Today we started by trying for Swainson’s Warbler and then birded the coast a bit. We were at McDonald’s at 6, although they didn’t get around to opening the door for another couple minutes and had no one to work the counter. Eventually the help arrived, although without her reading glasses. Don loaned her his pair and we were able to get breakfast. She handed them back and proceeded to make other customers wait, even as Don offered them back.

We went to several spots at Alligator River NWRfor the warbler (Milltail Road and others), all without any sign. Overall it was pretty quiet, with lots of Prothonotaries and what I think were Mantled Baskettails (dragonflies) and not much else. We eventually hit on the idea of calling the refuge headquarters and asking about access and for any recent sightings. They weren’t able to help with any sightings, but did call us back to say that the “Superspot” that had been closed for the last few years was now open. We quickly worked our way over, but still had no sign of Swainson’s. Acadian Flycatcher was nice and there were Pileated Woodpeckers everywhere, but otherwise it wasn’t too exciting.

It was close to noon now, so we started to head towards the coast and find lunch. On the way out, we had one of the big surprises of the trip with an Alligator in the marsh. We ignored the no stopping signs and watched and photographed for a few minutes.


We headed towards the coast and found lunch at Sam & Omie’s in Nags Head. It was fairly empty when we walked in, but was full shortly after. One of the specials was fried Spot. The waitress described it as a whitefish, so Don and I tried it. Nancy had steamers and Lynn had crab. They failed to tell us that preparation consisted almost entirely of cutting the head off and throwing it in the fryer. Don called for help and the owner came over and explained how to eat it: work from the back and the fins and tail were like potato chips. I found it to be pretty good once I learned how to avoid the bones, Don seemed to be a bit turned off. Lynn and Nancy both found their food very good.

After lunch, we headed down the Outer Banks. Our first stop was at Bodie Light, where we had the big surprise of the trip. There was one person on the platform as we walked up. He immediately turned to us and said “I’ve been staring at this bird for an hour and I’m almost convinced that it’s a Curlew Sandpiper.” We all jumped and got on the bird in question. It was rather distant and we only had 2 scopes between us, but we all got acceptable views. The bird still appeared to be in basic plumage. It was limping slightly, which proved useful in refinding it. We watched for probably close to an hour, during which it lifted its wings a couple times and flew twice. Somehow, we all lost it as it flew. After the first time it flew, I found a limping bird fairly quickly but the second time it disappeared. Overall similar to the Dunlin, but a bit slimmer, longer, and with a longer bill. Of course we had no references, but Nancy thumbed through The Shorebird Guide in the gift shop and found a similar picture. At home, I dug through several books and will say it looks like the first-winter bird on page 115 of the Facts on File guide. Even though we lost the bird in flight, we were all but convinced that the rump was pure white. There was no sign of any other color when it lifted its wings, although the angle wasn’t straight on. I did attempt a few pictures, but they were way too distant to be any good.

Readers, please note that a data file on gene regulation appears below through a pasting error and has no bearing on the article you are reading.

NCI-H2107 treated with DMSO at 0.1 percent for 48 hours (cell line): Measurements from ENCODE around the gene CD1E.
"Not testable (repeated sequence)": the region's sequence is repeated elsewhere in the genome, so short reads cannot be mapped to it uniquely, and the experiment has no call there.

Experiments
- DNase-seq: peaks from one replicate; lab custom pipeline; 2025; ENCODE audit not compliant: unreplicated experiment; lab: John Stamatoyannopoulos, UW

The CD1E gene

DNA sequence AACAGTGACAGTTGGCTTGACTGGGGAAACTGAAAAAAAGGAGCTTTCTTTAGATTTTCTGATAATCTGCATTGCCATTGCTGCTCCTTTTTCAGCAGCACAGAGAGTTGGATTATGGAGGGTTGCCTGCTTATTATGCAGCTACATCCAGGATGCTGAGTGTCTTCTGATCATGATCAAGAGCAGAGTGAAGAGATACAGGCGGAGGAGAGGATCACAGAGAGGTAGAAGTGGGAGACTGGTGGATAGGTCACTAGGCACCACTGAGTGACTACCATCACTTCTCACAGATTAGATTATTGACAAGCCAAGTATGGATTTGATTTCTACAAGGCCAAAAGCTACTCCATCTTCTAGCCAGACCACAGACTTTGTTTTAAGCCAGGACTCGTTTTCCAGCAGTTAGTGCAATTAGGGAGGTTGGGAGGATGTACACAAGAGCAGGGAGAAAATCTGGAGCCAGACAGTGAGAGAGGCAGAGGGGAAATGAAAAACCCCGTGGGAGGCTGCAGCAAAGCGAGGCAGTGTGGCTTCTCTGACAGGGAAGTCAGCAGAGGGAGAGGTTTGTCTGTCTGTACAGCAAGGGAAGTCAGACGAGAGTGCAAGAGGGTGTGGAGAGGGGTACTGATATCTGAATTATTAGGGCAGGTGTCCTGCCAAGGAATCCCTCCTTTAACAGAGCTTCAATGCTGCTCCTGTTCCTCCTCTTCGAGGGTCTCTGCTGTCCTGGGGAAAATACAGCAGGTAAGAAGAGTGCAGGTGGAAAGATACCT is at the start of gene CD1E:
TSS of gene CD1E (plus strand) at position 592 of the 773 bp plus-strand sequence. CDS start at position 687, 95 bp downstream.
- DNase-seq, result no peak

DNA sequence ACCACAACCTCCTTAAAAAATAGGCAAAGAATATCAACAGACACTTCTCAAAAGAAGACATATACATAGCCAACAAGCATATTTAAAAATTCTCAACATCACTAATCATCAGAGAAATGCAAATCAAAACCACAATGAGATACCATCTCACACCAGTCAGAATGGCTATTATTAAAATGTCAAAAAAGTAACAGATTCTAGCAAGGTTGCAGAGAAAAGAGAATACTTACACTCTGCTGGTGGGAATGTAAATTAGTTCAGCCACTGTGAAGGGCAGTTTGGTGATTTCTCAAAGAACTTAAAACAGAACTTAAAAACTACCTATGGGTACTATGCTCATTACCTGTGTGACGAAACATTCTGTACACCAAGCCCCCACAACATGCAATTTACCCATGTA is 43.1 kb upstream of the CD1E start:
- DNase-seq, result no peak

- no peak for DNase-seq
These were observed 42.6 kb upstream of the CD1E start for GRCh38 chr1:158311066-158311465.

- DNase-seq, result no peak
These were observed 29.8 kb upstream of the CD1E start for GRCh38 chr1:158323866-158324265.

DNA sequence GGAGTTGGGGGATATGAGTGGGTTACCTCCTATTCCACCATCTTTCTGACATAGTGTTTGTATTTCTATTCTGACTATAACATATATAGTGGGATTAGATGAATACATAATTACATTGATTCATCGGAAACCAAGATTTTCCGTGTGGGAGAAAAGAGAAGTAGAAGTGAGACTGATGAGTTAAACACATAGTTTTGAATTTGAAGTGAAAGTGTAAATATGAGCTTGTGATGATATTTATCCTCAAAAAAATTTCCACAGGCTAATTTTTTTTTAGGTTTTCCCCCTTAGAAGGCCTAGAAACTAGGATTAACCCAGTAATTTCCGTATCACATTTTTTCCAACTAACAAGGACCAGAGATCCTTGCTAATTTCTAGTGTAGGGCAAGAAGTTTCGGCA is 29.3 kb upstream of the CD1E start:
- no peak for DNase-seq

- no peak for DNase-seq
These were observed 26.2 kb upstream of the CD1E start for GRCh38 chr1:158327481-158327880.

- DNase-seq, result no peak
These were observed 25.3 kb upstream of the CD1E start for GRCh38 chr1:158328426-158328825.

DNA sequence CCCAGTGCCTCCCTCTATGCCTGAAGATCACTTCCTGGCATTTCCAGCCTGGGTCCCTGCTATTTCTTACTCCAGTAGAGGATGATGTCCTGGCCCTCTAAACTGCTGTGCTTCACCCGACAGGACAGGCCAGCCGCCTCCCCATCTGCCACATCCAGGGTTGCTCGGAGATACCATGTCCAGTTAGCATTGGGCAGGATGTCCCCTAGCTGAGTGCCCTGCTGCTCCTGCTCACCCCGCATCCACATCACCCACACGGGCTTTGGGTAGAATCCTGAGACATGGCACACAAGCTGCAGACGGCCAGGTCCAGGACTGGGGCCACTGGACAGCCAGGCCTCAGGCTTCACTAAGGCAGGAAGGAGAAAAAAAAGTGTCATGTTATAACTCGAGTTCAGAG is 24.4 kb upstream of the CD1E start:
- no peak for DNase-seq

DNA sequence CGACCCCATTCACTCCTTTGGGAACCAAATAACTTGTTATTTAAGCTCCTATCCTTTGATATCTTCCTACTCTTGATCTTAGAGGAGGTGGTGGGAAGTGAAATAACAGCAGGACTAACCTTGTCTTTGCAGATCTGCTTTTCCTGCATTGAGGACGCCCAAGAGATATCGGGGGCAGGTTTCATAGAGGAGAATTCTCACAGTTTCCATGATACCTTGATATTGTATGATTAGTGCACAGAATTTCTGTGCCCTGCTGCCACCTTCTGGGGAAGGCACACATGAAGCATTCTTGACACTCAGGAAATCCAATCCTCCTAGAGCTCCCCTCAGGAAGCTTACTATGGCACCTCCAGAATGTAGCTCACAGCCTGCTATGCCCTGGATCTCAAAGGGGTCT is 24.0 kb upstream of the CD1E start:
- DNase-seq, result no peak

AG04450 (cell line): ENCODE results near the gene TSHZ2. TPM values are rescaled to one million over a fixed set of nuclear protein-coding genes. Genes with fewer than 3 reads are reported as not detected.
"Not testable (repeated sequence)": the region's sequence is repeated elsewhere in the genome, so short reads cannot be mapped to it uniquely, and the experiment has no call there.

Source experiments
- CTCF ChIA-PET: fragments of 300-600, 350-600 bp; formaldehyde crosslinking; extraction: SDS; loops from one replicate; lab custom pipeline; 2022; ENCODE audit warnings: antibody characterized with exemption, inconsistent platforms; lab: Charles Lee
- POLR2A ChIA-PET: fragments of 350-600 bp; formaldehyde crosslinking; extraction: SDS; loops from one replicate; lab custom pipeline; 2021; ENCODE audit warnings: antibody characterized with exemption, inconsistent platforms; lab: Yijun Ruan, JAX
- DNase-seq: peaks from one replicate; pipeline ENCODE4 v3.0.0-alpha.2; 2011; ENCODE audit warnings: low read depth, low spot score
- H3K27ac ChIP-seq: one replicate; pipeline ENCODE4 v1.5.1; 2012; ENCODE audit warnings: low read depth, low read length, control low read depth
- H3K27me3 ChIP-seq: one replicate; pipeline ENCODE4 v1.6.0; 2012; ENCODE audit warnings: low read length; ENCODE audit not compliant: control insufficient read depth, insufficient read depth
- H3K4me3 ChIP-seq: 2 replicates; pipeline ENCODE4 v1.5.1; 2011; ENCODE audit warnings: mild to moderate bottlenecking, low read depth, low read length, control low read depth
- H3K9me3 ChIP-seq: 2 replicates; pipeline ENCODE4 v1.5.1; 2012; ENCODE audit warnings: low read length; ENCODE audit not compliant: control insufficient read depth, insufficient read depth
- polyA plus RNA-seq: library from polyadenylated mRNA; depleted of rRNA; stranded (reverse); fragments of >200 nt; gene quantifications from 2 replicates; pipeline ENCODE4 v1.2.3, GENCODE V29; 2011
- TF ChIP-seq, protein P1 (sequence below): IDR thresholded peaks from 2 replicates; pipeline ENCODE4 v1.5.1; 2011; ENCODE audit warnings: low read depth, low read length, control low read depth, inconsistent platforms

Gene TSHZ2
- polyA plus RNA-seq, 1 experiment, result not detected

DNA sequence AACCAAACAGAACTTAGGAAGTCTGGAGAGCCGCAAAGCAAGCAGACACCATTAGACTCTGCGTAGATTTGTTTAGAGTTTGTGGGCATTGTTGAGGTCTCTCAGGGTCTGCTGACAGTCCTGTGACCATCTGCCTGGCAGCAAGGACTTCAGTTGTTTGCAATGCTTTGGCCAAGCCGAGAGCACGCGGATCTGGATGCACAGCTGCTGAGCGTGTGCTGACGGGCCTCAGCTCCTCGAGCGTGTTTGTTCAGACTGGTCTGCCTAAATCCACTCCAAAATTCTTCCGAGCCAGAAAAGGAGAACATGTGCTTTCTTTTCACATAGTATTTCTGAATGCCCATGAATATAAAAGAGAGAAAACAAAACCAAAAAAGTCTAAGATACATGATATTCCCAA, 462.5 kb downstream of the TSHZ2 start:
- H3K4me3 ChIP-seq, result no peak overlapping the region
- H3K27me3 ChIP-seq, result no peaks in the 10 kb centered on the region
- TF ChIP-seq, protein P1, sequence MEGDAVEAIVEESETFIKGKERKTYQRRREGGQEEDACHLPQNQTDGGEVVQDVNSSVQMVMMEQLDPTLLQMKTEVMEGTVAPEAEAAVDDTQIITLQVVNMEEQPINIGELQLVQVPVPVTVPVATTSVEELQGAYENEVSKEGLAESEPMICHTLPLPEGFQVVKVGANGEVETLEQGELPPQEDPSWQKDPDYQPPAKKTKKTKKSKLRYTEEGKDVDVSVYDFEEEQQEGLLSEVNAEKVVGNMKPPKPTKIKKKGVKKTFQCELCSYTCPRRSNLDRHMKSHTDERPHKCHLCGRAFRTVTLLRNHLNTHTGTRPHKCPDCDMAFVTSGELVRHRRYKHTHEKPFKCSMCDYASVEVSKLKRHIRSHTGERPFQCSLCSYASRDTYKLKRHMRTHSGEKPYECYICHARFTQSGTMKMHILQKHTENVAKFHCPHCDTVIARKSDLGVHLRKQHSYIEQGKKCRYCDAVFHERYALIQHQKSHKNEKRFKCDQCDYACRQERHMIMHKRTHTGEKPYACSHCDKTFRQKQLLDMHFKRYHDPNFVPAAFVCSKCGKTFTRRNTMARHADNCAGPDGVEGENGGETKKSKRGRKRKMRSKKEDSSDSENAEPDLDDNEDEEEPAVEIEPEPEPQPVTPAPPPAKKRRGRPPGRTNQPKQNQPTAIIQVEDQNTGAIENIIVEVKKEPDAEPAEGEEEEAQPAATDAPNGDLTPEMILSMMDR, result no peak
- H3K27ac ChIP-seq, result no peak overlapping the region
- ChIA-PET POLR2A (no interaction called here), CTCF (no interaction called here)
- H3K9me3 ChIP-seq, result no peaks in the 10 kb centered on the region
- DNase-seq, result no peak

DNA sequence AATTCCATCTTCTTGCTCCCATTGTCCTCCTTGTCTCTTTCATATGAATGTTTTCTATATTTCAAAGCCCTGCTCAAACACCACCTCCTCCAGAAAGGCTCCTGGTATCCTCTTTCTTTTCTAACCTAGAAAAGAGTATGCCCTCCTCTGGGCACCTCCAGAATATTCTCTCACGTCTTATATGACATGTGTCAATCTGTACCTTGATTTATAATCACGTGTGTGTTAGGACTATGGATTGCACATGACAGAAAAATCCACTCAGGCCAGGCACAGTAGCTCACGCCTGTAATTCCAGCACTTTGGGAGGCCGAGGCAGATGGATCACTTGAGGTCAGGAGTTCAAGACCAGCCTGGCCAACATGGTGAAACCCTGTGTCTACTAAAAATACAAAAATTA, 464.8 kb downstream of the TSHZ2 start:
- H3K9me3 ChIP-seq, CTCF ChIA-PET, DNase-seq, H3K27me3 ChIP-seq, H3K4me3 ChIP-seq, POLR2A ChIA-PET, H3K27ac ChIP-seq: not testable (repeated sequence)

Curlew Sandpiper with foot raised

There were plenty of other good birds around including many Dunlin, a Whimbrel, several Glossy Ibis, flyover Royal Terns and many herons and egrets.

Eventually, we moved on. The guy who found the bird was waiting for some friends he had called in, although we would later find that they didn’t relocate the bird. We moved on to the boat ramp and heard several Clapper Rails but were unable to see them.